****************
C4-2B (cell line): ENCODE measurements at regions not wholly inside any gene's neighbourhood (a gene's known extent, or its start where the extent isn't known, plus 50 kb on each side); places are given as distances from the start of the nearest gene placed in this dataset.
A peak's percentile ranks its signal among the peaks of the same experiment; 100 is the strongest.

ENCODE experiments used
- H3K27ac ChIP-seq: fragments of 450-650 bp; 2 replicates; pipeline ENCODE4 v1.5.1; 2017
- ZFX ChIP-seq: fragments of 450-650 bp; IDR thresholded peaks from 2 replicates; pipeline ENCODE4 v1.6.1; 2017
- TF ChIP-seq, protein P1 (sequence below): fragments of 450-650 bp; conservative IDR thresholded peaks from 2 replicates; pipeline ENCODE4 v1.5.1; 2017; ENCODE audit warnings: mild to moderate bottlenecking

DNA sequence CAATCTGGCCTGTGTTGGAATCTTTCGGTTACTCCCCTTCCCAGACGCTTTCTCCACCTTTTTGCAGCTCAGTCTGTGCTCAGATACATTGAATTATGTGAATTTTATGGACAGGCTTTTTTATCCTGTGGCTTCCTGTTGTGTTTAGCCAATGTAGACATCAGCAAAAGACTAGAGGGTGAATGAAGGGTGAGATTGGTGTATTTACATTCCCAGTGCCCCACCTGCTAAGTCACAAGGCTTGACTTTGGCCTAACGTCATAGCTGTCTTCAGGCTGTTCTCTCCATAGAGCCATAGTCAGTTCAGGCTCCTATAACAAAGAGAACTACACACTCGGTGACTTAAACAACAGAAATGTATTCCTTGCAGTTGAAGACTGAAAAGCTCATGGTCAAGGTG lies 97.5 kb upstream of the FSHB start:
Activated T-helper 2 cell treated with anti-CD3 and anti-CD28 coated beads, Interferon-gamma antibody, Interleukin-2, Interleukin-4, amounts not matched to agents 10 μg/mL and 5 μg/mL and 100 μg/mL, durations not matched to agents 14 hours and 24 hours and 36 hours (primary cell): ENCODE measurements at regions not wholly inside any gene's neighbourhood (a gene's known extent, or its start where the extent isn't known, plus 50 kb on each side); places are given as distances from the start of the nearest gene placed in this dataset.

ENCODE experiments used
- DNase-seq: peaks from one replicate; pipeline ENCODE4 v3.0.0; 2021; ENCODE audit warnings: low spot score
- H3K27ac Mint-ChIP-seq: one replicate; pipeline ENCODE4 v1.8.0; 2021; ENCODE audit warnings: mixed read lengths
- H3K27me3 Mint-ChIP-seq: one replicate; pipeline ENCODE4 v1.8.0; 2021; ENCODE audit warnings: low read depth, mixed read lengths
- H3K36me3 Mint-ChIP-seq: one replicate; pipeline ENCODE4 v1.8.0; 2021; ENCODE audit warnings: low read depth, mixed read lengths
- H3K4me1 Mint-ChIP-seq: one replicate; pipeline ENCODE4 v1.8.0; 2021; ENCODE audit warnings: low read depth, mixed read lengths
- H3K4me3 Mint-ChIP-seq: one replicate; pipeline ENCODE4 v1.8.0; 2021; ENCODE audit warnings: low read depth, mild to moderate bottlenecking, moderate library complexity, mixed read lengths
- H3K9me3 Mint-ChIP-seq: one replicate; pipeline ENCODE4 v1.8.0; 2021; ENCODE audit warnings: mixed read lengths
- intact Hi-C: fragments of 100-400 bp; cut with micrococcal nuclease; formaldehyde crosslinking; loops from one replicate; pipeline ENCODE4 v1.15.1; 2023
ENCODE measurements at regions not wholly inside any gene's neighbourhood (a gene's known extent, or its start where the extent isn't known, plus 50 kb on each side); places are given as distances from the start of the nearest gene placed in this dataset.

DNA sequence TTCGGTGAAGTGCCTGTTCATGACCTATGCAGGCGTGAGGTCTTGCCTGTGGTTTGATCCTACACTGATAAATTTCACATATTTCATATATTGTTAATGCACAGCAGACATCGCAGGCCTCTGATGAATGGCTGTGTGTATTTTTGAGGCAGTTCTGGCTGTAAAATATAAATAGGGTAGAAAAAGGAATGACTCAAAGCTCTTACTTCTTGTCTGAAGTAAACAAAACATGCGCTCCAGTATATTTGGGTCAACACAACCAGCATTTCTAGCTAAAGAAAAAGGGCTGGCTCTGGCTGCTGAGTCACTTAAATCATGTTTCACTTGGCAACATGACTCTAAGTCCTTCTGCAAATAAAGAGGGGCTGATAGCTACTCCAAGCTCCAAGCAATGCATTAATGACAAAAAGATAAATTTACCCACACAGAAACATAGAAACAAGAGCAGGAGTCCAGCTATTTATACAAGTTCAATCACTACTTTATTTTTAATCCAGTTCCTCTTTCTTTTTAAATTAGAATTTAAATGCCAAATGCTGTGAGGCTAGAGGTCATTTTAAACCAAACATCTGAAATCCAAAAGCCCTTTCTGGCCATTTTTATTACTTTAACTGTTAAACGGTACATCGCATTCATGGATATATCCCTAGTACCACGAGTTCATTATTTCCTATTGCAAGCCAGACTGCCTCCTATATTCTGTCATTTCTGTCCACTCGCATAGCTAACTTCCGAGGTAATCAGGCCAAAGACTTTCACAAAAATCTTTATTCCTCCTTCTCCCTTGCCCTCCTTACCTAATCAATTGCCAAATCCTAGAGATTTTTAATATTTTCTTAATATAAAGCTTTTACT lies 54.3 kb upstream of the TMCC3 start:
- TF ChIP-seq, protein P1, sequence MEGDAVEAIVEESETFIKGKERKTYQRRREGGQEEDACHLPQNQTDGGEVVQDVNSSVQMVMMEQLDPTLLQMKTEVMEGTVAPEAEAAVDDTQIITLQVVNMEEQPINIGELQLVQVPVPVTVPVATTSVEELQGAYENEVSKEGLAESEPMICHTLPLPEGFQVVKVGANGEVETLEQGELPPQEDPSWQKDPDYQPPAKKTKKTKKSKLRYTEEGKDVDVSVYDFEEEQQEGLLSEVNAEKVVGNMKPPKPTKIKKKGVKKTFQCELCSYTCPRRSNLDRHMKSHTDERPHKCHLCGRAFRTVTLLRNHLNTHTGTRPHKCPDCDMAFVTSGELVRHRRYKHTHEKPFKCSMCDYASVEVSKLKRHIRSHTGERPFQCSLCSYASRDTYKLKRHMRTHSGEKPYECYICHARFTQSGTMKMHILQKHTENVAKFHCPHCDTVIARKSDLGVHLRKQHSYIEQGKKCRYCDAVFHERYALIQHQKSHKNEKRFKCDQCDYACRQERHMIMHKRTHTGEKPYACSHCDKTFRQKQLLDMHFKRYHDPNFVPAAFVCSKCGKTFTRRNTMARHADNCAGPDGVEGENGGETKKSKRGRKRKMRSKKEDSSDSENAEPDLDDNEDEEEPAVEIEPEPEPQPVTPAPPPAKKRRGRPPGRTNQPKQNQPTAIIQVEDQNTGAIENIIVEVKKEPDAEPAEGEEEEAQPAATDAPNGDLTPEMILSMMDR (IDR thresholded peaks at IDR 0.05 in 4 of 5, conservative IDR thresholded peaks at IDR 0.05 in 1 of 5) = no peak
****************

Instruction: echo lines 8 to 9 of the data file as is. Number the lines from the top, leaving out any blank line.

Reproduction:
Activated T-helper 2 cell treated with anti-CD3 and anti-CD28 coated beads, Interferon-gamma antibody, Interleukin-2, Interleukin-4, amounts not matched to agents 10 μg/mL and 5 μg/mL and 100 μg/mL, durations not matched to agents 14 hours and 24 hours and 36 hours (primary cell): ENCODE measurements at regions not wholly inside any gene's neighbourhood (a gene's known extent, or its start where the extent isn't known, plus 50 kb on each side); places are given as distances from the start of the nearest gene placed in this dataset.

ENCODE experiments used